Nick (Adam Horovitz) would have you believe that his nest of comfort, a den cluttered by archival material and binders of his deceased father-in-law’s correspondences, provides him with all the contentment he needs. His hermetic life of walking to work, entering his tiny office, and getting to archive in solitude, is satisfying enough – he’s uncovered a permanent contract on a feeling of complete and utter fulfillment. Or so that’s what he tells himself, his wife Alyssa (Chloë Sevigny), and his sister-in-law/boss Gwen (Mary-Louise Parker). Whatever ghosts linger in his past, Nick’s present ascetic lifestyle provides him with enough meaning. That’s what makes the opening scene of Alex Ross Perry’s new film, Golden Exits, so captivating: this man who cherishes monotony finds his world turned inside out with the arrival of a new assistant in Naomi (Emily Browning). That NYC groove proves to be a little more rigorous than expected.
I hesitate to call a film about a disaffected heterosexual white man in his forties who falls for a woman in her mid-twenties radical, but Perry has made a career out of recalibrating expectations, where the self-doubt and anxieties of his characters are so fully formed that you see it in their silhouettes. Golden Exits is no different, as Perry deliberately adopts a comfortable, leisure pace, capturing Nick’s limp advances. Whether it’s Nick’s unrequited gaze over Naomi’s shoulder or the awkward silences that dominate their conversations, Nick’s treatment of Naomi is first and foremost as an object of temptation; she’s an adequately un-American, youthful, slender, blank slate of a woman. If Noah Baumbach once suggested that “youth is wasted on the living”, then Nick yearns to vicariously experience that misplaced youth with Naomi.
This is an exceedingly well-cast film, with Perry assembling an entourage of capable performers that provide certain nuances and underlying tension to his script. Horovitz’ casting in particular highlights a brand of toxic masculinity, where the sense that one’s credits and debts over a lifetime of debauchery never completely square. The former Beastie Boy, now playing this meek archivist, gives the character an added dimension that would’ve otherwise been left unexamined. Lest we forget that Ad-Rock co-authored the following:
“Girls, to do the dishes
Girls, to clean up my room
Girls, to do the laundry
Girls, and in the bathroom
Girls, that's all I really want is girls
Two at a time, I want girls”
Elsewhere, there’s Buddy (Jason Schwartzman) and his young wife Jess (Analeigh Tipton) who operate as orbiting characters that more or less serve as a mirror to the potential pitfalls of Nick’s pursuit of Naomi. The thematic mirroring tinges the complexion of where Perry’s narrative courses, as Buddy and Nick operate as seemingly polar characters. Buddy is brash yet uncertain, prone to spells of confusion. Nick, however, is reserved but irrefutable to his principles. Where these two characters end up is certainly not where you’d expect.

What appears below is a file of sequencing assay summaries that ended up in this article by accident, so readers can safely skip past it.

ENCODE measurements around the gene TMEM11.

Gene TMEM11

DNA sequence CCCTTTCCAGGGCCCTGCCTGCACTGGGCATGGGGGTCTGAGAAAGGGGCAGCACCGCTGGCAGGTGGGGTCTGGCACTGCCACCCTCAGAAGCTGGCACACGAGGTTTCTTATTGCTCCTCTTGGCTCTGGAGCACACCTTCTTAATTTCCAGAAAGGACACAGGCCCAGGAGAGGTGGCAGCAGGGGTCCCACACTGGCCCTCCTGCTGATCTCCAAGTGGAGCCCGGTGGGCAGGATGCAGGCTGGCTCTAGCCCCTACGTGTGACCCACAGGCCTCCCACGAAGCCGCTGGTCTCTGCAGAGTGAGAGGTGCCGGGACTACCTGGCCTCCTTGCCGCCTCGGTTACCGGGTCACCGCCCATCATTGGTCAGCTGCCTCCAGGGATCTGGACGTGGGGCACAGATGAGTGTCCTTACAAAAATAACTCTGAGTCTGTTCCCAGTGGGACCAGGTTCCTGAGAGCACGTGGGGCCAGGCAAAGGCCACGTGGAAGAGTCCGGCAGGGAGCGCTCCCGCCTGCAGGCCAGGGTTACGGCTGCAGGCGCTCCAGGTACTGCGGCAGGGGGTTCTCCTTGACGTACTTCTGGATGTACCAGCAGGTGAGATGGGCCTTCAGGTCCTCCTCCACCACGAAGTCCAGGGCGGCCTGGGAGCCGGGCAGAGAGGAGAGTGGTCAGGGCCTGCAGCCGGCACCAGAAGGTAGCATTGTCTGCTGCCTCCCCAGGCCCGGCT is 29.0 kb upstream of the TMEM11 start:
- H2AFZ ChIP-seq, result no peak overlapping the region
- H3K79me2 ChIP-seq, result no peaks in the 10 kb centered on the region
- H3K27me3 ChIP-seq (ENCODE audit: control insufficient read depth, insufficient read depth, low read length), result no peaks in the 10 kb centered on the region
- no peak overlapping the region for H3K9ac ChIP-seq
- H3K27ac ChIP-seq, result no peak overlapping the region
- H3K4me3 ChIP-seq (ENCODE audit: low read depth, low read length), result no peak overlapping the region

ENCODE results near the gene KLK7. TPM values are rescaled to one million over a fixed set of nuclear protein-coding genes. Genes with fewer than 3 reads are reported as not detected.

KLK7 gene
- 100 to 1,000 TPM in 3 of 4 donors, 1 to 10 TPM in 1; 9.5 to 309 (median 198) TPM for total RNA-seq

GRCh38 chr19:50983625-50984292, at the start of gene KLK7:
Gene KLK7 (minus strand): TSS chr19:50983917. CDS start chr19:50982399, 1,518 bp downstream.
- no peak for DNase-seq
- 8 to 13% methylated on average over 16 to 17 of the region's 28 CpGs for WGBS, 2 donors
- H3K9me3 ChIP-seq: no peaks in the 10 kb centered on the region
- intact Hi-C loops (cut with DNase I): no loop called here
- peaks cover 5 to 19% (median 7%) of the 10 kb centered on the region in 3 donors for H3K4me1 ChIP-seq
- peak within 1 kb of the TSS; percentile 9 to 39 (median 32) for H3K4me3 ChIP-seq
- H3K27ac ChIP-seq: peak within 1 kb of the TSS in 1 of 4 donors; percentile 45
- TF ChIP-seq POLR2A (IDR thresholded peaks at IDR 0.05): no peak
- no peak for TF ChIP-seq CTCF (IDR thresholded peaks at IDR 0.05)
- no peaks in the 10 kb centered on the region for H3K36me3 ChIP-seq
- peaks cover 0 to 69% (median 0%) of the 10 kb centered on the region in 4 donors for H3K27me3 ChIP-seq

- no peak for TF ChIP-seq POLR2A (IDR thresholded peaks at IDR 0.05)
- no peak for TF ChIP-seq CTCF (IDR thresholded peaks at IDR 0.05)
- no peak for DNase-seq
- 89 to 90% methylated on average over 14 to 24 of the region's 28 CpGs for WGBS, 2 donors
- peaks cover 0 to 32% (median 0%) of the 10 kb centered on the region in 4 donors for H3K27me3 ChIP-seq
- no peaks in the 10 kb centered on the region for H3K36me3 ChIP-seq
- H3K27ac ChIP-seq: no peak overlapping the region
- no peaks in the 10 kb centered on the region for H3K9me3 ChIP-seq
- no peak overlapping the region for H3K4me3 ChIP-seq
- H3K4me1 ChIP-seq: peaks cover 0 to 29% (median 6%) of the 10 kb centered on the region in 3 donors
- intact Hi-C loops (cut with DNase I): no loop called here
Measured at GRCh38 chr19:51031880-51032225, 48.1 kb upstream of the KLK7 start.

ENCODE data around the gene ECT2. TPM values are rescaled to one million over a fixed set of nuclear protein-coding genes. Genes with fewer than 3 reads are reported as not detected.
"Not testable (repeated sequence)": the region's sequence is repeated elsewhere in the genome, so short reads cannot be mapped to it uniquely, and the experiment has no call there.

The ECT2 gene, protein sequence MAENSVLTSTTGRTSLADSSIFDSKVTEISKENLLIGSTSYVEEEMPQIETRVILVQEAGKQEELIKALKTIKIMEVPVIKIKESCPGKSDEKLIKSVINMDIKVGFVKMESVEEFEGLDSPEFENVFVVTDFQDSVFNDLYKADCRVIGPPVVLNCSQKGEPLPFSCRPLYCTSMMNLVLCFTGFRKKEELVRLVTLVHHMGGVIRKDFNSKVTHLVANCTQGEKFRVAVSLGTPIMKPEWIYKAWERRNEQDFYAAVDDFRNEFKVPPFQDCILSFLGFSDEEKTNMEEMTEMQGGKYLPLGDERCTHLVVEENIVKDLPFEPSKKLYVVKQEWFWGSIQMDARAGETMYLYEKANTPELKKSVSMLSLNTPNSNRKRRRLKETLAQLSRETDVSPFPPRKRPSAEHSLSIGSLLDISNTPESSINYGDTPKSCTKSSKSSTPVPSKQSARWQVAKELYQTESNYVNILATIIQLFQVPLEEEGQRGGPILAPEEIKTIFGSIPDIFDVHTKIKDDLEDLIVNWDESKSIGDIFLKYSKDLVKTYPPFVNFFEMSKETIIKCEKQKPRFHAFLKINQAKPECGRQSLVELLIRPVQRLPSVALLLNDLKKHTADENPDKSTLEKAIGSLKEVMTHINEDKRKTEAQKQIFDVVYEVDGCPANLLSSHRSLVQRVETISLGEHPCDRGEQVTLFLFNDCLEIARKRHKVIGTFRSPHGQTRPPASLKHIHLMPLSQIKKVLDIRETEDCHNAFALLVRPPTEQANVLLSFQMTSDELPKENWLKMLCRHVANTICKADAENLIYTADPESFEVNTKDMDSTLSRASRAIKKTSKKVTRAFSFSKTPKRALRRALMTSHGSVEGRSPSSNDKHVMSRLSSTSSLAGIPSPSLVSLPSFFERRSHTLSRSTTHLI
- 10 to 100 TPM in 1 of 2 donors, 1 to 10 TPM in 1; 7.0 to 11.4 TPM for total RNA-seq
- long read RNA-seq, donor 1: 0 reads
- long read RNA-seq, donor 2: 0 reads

Lensed by 2017’s most accomplished cinematographer Sean Price Williams, Golden Exits possesses the kind of sun-hued warmth that made Listen Up Philip such an ironically perverse film. The effect is similar here, as Williams’ imbues the film with a warmth that seems to be perpetually out of grasp for all its characters. And with Perry’s effective reliance on close-ups, the film’s numerous insert shots of NYC’s thriving boroughs highlight just how self-involved and disassociated these characters are with their surroundings. It’s only Naomi, who frequently reminded me of Inherent Vice’s Sortilège, who seems capable of acknowledging a broader sphere of existence beyond what’s directly in front of her. She’s emphatic, at least to start, and draws upon her status as a nomad to try to find something resembling a home. Perry inserts text of the day and month as casual reminders of the passage of time, which accumulate as a series of anxiety-ridden gestures that compress Naomi’s stay as fleeting and perpetually on the brink of disaster.
Perry’s filmography has been filled with flattering gestures of recognition. His films have centered on asshole guys who find their undoing when confronted with their own vanity. I get that. But there’s a sophistication to Golden Exits that makes it harder to isolate. It confronts its characters in harsh, unforgiving ways. It’s bleaker. The film’s happy ending involves Jason Schwartzman’s character confronting some very clinical truths about himself that take him to the brink of oblivion. With Listen Up Philip I took profound satisfaction in finding Elisabeth Moss navigating the mess of her relationship and becoming stronger for it. That immediate sense of satisfaction isn’t here in Golden Exits. These characters are broken and stay broken. What’s defective in them remains a permanent feature. Their fates are sealed. This sun-soaked, springtime exercise may be ARP’s most despairing film to date, but it conceals nothing – it gets to the truth of things in a way his previous films haven’t before.